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CSS alignment problem with FireFox

Kimpossible
P: 10
Hi,
This is my first post. I'm trying to do a web site in all css for a change, I usually do tables. I'm starting from the top of the page and formatting as I go.

The problem I'm having is with FireFox. The layout looks fine in IE.

The 3rd column is not aligning to the top of the column on Firefox. I think it has to do with the div "logobottom" because when I remove that div it aligns, but I need that image in there.

My css might be messy to a pro so I'd like help with my problem and if you have other suggestions for my css that would be great.

Here's the link: http://www.webdesignexpressions.com/pr/website/

Thanks a bunch!
Kim
May 2 '07 #1
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6 Replies


drhowarddrfine
Expert 5K+
P: 7,435
The problem is one of organization and trying to make some of the elements behave like a table or a sliced image, which isn't necessary using CSS. You are getting confused by IE, which has difficulty handling floats properly, but there is a bit of a mish-mash going on making it hard to keep track of what belongs where. I started to get a handle on it but it's tricky and touchy.

I noticed that if 'heading', I think, is removed, the middle column is the same height as the right. This is caused by the height set on that but it, in turn is pushed down by the logobottom image, iirc. But there begins our journey.

I noticed a lot of background images but don't see where they are or what they're used for. Also, a lot of "none" attributes but, in those cases, 'none' is the default so the property isn't needed.

I think you need to sit back and re-think this so there isn't so much a cross-over of elements and this touch of 'div-itis' you may have. You may be overcomplicating things a bit and, as stated earlier, tried to make divs act like tables which is unnecessary.

Also, never use any version of IE as your test browser. It is old, buggy and non-standard. Always use a modern browser, such as anything else, but Firefox and Opera are good.
May 2 '07 #2

Kimpossible
P: 10
Thank you for your insights. I know I don't have my head around css yet. I've take several tutorials etc but it's not quite there. Do you have any good book suggestions for the "theory" side of it that you recommend. I do have a few books, including csszengarden, but haven't read them cover to cover. I've been visiting lots of sites like csszengarden as well.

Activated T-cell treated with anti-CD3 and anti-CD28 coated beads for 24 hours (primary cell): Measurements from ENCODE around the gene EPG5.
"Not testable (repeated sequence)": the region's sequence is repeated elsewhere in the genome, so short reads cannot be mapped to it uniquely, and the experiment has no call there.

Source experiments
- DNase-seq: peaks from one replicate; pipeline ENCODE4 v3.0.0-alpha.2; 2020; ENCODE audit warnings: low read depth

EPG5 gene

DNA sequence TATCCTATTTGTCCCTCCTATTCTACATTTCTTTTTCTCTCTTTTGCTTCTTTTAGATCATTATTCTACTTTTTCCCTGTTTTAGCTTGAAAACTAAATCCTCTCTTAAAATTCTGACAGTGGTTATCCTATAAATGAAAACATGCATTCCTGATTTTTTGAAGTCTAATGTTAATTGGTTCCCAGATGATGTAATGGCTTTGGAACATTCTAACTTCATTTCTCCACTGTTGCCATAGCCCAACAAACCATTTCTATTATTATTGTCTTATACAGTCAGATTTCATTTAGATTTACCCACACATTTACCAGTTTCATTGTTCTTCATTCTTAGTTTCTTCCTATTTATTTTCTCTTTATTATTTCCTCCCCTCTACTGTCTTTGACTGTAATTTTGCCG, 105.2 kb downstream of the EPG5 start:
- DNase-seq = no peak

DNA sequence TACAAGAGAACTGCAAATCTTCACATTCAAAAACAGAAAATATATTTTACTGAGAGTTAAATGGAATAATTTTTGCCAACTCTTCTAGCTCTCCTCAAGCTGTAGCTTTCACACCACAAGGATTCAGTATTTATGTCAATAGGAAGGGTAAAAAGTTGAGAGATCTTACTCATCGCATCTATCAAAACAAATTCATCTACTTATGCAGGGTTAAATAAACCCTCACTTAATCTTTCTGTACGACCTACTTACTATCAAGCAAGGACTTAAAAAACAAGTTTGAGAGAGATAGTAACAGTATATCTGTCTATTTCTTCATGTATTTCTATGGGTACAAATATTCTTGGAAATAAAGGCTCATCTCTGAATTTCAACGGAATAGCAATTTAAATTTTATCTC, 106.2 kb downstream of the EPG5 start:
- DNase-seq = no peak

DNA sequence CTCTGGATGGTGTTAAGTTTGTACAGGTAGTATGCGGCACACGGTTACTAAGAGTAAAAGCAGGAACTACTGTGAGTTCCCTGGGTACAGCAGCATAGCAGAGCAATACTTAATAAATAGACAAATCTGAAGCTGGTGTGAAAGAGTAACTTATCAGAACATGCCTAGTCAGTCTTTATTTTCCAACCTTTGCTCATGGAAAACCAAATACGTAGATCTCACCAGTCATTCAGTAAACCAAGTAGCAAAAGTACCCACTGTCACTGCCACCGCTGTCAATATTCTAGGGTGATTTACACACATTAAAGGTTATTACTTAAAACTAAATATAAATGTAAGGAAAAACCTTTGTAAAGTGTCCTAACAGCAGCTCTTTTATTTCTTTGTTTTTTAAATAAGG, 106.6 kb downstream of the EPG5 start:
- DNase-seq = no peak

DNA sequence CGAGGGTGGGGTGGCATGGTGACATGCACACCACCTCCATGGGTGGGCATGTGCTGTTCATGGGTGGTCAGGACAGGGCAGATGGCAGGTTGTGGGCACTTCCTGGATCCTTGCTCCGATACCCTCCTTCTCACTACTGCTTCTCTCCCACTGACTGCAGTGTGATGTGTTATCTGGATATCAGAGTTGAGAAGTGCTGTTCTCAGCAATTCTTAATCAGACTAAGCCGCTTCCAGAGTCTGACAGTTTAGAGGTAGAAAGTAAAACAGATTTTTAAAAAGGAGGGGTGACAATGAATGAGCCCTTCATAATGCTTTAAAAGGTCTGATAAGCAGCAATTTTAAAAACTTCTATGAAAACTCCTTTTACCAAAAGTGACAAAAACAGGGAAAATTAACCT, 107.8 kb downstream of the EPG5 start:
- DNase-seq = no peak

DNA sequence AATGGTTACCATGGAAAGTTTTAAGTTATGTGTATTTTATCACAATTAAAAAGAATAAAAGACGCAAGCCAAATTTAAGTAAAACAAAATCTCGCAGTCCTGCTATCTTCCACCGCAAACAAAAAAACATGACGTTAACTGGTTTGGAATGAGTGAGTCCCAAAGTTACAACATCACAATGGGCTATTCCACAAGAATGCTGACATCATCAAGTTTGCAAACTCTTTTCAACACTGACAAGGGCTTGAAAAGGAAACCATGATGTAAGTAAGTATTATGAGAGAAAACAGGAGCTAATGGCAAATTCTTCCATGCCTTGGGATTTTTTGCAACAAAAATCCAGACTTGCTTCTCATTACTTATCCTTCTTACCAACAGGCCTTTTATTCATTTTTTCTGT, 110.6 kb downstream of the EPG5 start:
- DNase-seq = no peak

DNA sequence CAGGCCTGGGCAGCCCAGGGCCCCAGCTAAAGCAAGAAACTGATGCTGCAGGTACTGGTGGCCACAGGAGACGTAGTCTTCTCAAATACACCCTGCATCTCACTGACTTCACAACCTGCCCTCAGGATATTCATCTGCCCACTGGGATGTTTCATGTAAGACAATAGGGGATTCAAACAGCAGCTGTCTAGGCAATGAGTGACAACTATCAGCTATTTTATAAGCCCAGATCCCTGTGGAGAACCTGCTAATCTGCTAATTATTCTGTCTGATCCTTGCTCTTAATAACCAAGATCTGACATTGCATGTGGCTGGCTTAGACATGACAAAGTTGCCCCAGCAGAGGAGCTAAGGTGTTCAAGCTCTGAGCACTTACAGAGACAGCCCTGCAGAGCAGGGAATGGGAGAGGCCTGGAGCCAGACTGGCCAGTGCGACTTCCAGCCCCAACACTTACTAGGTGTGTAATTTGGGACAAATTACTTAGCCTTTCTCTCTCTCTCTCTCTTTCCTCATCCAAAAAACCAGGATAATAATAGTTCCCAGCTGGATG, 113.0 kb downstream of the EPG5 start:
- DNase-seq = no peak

I've struggled through creating a couple sites from using a css template and got it to work after much time.

On your last comment about IE, I'm not sure I understand why you suggest not testing in it since it's what the majority of people use. I use FF.

Thanks again for your time!
May 2 '07 #3

Kimpossible
P: 10
Hi drhowarddrfine,
I just wanted you to know how much your direction helped me. You are a great instructor.

I'm glad you told me that I had div-itis and that I was treating it like a table, I've evaluated some more sites at csszengarden and came up with a better layout. I'm still not sure how how to get the body to stretch vertical with my text without putting in carriage returns. Any suggestions? I'm happy with the results though. Still open to suggestions if you have them.

Here's the new link:
http://www.webdesignexpressions.com/pr/website/pr1/

Thanks again!
Kim
May 3 '07 #4

drhowarddrfine
Expert 5K+
P: 7,435
On your last comment about IE, I'm not sure I understand why you suggest not testing in it since it's what the majority of people use.
I usually say you should not "initally test" using IE. Too many times people use IE to design and code their sites but then complain other browsers don't look the same as IE. The reason for this is IE, all versions, are riddled with bugs and quirks, don't follow the standards close enough, and is nine years behind web standards in some cases. So it is always better to check your markup using a modern browser like Firefox or Opera along with the validators to make sure your code is correct. Chances are, it will then work in ALL other browsers, including IE. However, experience has shown us that IE will frequently require tweaks and hacks to make it follow the standard.